A powerful King with a beard.
In "Goat Hall", there is a powerful King with a beard, this time called Jesus, who is surrounded by warring subjects. One of these is Peter, who although revered nowadays as a saint and martyr, was in fact the first Catholic, and therefore automatically "not respectable". (Apologies to our readers from other denominations: you may wish to point out that Peter was also the first Anglican, the first Lutheran, the first Methodist, and the first Calvary Chapel worshipper. Clearly, he was not the first Baptist: that was John.)
The hero of Hilary Mantel's "Goat Hall" is of course Judas Iscariot, who most historians think of as one of the most repulsive villains of that time. Luckily Dame Hilary is there to put them straight: she points out that he was on excellent terms with the King, and on one memorable occasion gave him an affectionate kiss.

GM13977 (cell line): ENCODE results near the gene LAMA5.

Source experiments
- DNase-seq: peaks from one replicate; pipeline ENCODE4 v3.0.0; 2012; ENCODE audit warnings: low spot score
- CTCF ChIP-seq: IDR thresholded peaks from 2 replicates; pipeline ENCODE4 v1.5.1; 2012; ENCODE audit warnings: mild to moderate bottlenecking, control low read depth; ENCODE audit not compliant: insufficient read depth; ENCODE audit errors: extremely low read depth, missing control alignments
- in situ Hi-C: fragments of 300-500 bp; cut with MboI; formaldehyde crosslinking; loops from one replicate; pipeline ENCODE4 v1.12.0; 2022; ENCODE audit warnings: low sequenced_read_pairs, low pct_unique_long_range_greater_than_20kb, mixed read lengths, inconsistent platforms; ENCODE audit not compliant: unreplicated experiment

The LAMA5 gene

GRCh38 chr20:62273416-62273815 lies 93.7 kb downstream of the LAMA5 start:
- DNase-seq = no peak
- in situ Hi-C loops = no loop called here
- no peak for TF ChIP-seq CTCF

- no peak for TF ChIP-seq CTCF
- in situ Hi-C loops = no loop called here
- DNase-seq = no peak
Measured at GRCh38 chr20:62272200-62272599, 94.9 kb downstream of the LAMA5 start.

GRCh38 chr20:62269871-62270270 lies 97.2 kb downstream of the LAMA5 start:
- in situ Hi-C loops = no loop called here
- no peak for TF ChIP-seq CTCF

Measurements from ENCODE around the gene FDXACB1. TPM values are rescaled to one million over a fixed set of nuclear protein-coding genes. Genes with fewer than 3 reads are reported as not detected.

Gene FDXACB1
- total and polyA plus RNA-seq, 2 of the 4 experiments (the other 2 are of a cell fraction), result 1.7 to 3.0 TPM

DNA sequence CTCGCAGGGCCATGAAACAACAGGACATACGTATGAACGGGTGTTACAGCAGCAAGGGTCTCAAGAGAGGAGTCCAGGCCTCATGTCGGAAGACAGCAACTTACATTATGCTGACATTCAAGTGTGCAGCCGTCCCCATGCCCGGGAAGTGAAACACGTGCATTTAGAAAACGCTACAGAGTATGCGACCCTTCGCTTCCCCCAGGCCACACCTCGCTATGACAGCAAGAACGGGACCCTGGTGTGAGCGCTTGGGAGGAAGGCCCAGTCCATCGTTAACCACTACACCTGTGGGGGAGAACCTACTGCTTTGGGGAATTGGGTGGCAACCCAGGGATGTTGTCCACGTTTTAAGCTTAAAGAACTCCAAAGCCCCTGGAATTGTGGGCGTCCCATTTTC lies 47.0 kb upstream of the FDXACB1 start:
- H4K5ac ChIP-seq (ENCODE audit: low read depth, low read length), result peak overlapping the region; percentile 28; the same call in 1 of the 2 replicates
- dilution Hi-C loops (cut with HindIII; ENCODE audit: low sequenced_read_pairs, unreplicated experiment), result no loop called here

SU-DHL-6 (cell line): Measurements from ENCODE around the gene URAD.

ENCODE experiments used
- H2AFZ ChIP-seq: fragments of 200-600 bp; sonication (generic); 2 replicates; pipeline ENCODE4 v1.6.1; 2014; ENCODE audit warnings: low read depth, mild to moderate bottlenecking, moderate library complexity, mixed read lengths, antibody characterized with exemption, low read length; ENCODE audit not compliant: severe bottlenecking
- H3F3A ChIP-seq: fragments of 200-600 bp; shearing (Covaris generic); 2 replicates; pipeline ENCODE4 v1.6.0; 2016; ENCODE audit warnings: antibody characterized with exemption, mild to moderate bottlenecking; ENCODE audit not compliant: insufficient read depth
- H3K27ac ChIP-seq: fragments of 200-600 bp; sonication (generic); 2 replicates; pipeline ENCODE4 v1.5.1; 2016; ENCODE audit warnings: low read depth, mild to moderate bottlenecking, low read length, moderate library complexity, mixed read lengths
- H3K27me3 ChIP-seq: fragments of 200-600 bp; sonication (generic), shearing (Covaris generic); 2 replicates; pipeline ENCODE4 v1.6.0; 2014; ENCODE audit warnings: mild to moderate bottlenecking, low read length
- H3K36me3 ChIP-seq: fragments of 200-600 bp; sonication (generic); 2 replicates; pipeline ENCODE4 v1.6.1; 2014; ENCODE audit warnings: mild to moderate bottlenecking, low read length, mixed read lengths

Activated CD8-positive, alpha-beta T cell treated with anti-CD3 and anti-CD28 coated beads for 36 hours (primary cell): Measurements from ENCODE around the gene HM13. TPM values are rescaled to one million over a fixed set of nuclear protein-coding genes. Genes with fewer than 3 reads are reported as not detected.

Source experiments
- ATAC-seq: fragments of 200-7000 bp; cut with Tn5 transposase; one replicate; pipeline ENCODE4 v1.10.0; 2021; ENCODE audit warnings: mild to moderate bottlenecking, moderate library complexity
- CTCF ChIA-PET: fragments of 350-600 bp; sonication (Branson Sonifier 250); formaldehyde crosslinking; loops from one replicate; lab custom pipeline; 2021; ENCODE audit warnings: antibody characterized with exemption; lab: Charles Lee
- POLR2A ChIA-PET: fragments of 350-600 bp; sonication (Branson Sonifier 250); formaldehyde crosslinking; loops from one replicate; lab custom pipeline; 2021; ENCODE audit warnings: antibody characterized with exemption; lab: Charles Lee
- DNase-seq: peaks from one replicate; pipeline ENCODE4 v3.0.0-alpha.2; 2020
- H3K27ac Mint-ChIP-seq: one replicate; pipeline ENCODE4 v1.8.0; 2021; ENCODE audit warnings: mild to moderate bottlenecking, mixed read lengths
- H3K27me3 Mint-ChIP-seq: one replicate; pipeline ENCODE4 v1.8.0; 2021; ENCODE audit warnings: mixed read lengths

Proof that Judas was on good terms with the King.
After the Resurrection, Peter disappears to an obscure administrative position in Rome, where he eventually meets his come-uppance. The novel focuses more on the fate of its hero Judas. Did he hang himself, or was he murdered? Is the reference to his bowels gushing forth a sign that he was poisoned by jealous Catholics?
It is confidently expected that the book, and its dramatization as a TV series, together with "Goat Hall" souvenir mugs and tee-shirts, will make at least 30 pieces of silver for Dame Hilary's MANTELTRASH® company; moreover, she will no doubt win even more ludicrous prizes and awards on the strength of it.
So all that remains is to explain the title of the book.
A Judas goat leading lambs to the slaughter. Or Hilary Mantel leading her readers.